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The great press awakening

Clinton’s poll numbers are diving. It’s not just Rep. Bob Barr talking impeachment these days, it’s Tim Russert and Tom Brokaw. Even George Stephanopoulos and Leon Panetta are distancing themselves from the Tailgate scandal and preparing for a soft post-Clinton landing.

It’s difficult to imagine how even the most resilient president in American history can survive this, the worst crisis of his administration. It will take an extraordinary measure of incompetence and/of malfeasance by both Congress and Independent Counsel Kenneth Starr to blow the case against Clinton. Of course, we’ve witnessed extraordinary incompetence and malfeasance by both before.

Nevertheless, the real question is whether the latest sex, perjury and abuse-of-power scandal leads the public and press to re-examine some even bigger Clinton administration scandals of the past. While Clinton is busy defending the indefensible, will the media finally begin thinking the unthinkable?

What am I talking about?

Let’s start with Filegate. Even when confronted with the fact that White House employees misused thousands of FBI files, the establishment press never considered the magnitude of this scandal – this unprecedented civil rights abuse and violation of the law. Now that it has become clear that Bill Clinton was so reckless in his personal behavior as to risk his presidency for a quickie in a back room at the White House, will reporters take another look at Filegate?

Then there’s the politicization of the IRS. Tomorrow, I will be meeting with the staff of Congress’ Joint Committee on Taxation to discuss this issue – as both one of the many victims of it as well as the person who blew the whistle on the broad pattern of abuse. Not only have countless individual “enemies” of the Clinton administration been audited, but dozens of non-profit organizations as well. Is this an opportunity to persuade the skeptical that this administration not only had the means, the motive, the opportunity, but also the inclination to do whatever was necessary to preserve power?

How about Paula Jones? Her case for sexual harassment by Bill Clinton certainly has been strengthened by the latest revelations. On one of the tapes made by Linda Tripp, Monica Lewinsky reportedly relates that the president told her he could not settle the Jones case because hundreds of other women might come forward looking for settlements of their own. Think of it – hundreds! Sexual harassment, as experts on the subject will tell you, is a two-way street. Not only is it defined by victims who are threatened by those in power positions, it is also defined by those who are rewarded for succumbing to them. Clearly, that seems to be what happened to Monica Lewinsky, who got a high-security job after becoming involved with the president.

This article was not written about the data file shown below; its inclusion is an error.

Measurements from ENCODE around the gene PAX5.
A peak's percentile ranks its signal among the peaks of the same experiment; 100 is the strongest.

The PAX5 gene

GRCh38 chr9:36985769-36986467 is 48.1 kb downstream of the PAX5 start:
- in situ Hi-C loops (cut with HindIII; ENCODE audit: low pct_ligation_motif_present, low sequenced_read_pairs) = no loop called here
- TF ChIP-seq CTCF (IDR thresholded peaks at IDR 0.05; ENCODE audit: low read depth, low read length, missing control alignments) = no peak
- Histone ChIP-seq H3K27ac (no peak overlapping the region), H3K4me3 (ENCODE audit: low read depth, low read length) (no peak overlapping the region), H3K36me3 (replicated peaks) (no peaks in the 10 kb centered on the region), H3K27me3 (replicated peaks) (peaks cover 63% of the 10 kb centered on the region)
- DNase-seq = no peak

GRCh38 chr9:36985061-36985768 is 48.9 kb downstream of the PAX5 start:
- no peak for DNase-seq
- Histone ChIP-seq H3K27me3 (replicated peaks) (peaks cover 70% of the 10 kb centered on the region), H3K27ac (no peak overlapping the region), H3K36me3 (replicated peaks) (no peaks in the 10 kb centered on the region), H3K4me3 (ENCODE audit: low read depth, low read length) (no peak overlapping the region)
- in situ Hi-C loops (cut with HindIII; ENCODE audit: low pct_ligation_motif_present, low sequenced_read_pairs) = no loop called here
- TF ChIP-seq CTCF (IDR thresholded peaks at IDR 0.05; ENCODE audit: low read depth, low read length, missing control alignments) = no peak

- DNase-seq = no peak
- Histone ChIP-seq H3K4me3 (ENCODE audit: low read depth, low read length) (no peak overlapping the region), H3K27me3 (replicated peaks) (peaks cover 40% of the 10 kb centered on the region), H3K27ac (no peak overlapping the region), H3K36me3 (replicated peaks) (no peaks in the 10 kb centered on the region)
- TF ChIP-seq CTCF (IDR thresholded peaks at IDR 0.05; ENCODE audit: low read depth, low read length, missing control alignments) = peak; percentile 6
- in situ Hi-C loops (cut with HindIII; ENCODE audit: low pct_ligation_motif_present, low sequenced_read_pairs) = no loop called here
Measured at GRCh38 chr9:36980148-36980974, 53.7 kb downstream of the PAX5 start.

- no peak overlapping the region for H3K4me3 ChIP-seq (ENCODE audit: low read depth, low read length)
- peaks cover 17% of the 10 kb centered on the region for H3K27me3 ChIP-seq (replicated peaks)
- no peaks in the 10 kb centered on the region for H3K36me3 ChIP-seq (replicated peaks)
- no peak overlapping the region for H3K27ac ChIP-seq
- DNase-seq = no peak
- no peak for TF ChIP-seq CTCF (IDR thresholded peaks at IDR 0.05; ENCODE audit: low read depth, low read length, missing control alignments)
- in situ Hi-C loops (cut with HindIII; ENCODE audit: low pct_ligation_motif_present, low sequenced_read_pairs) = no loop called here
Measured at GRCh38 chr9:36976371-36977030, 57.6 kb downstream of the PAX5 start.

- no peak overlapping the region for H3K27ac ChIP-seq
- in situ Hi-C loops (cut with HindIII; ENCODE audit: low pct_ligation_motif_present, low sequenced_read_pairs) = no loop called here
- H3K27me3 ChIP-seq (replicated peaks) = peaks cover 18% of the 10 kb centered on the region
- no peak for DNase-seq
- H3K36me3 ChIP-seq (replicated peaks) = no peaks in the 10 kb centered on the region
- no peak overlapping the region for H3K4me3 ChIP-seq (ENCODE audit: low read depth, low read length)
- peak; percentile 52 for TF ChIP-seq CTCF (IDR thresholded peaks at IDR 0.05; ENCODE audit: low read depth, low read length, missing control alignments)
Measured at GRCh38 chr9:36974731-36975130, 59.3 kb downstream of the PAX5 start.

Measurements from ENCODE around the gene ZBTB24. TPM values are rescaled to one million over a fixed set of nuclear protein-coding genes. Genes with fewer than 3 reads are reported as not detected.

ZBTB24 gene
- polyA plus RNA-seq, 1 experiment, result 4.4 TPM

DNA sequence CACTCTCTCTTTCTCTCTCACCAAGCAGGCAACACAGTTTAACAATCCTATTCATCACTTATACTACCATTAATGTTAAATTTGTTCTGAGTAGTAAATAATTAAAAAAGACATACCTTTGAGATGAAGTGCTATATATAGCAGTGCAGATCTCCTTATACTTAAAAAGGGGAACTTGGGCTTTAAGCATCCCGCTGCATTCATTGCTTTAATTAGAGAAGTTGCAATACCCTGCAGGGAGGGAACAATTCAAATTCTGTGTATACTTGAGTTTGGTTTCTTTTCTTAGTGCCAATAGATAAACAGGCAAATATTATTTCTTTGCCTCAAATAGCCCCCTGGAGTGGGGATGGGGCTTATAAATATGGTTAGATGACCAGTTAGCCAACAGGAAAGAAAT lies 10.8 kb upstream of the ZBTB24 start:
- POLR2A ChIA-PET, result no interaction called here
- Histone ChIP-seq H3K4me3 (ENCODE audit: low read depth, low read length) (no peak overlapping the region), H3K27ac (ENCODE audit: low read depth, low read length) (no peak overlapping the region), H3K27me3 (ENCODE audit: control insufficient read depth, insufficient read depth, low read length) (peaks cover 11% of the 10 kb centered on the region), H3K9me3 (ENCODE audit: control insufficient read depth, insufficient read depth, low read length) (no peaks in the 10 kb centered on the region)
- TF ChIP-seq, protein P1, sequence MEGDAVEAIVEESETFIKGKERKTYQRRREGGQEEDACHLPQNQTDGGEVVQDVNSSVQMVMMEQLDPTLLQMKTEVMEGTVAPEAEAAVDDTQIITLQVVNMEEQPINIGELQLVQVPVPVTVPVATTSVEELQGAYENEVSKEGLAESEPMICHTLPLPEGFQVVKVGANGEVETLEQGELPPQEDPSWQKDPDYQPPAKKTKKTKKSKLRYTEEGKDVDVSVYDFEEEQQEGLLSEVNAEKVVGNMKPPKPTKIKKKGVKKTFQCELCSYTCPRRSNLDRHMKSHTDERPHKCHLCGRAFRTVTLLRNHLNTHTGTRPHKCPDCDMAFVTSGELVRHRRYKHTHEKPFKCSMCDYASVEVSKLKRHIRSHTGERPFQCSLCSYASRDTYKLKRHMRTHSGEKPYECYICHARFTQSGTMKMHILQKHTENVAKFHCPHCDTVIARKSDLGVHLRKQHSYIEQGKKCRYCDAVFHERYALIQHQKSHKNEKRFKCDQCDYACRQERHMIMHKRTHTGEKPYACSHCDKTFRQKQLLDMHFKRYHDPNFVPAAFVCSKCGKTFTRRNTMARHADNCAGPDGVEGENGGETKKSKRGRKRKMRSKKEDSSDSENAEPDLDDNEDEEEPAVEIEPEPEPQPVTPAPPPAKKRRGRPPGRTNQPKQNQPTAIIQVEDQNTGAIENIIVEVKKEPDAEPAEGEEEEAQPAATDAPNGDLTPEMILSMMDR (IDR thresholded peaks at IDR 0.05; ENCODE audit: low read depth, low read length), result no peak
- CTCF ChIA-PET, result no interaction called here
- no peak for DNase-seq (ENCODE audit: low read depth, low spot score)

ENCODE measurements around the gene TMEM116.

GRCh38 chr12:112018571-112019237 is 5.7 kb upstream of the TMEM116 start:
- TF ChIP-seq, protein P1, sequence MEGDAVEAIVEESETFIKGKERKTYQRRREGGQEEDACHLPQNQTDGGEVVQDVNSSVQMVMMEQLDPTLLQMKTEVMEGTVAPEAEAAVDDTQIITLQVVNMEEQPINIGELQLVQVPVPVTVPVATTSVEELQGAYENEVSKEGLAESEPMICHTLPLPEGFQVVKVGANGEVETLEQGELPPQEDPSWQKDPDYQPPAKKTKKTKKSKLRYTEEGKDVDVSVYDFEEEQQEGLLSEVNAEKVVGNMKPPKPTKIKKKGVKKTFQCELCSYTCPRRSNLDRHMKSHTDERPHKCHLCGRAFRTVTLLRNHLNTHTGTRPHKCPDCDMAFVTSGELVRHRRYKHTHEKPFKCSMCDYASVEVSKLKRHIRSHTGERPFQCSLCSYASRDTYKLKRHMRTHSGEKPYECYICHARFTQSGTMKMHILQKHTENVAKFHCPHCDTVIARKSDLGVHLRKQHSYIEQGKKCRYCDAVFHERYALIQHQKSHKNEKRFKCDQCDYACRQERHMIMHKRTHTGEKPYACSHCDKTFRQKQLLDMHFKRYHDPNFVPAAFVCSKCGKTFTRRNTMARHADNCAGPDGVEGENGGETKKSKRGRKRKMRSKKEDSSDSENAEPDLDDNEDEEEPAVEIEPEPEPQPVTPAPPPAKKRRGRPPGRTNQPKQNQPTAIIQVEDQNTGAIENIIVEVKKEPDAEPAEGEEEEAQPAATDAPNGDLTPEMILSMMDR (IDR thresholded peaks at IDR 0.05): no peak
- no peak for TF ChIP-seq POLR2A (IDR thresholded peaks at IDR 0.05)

Foreign influence and campaign-finance violations? It was once unthinkable for many that the Clinton administration might have given China preferential treatment in exchange for funneling laundered money into the 1996 presidential campaign. There’s plenty of evidence that it happened. But few could actually believe that a president would sell out his country for his own personal gain. Could such an argument still be made in light of Tailgate?

The Vincent Foster cover-up? Despite the whitewash of the evidence by Starr, literally hundreds of questions about the deputy counsel’s death remain unanswered. Investigative reporter Christopher Ruddy, responsible for raising most of those questions, has been pilloried not only by the establishment press but even by many Clinton critics. Have any eyes been opened by the latest cover-up attempt? Aren’t there some striking parallels in the White House strategy of denial, obfuscation and attacking the messenger?

The Ron Brown death? There is compelling physical evidence that the Commerce secretary was shot, either before, during or after his plane crashed in Croatia. Instead of objectively reviewing that evidence, the administration has covered it up, issued gag orders on those who made it public and systematically ridiculed and attacked those who aided the whistleblowers. Is that a logical way for an administration to react to new details about the death of one of its own? Will the Tailgate scandal allow for more reasoned discussion and exploration of the case? Or will it simply be overwhelmed and swept aside by a more salacious scandal?

There are many, many more scandals from Clinton’s past that should get another look, now that the nation is beginning to understand the president’s profound character flaws.

The Watergate scandal began as a simple, third-rate burglary. It escalated into a major cover-up, complete with official obstruction of justice. Eventually, Watergate simply became the codeword for wide-ranging Nixon administration abuses of power – from the “plumbers” operation to attempted political manipulation the IRS to domestic spying operations.

Like the Watergate burglary, Tailgate is a scandal easily understood by the American people. There’s a political danger in trying to complicate it by raising more esoteric issues. On the other hand, it’s dangerous to ignore the broader abuse-of-power questions that have been raised about the Clinton administration during the last five years.

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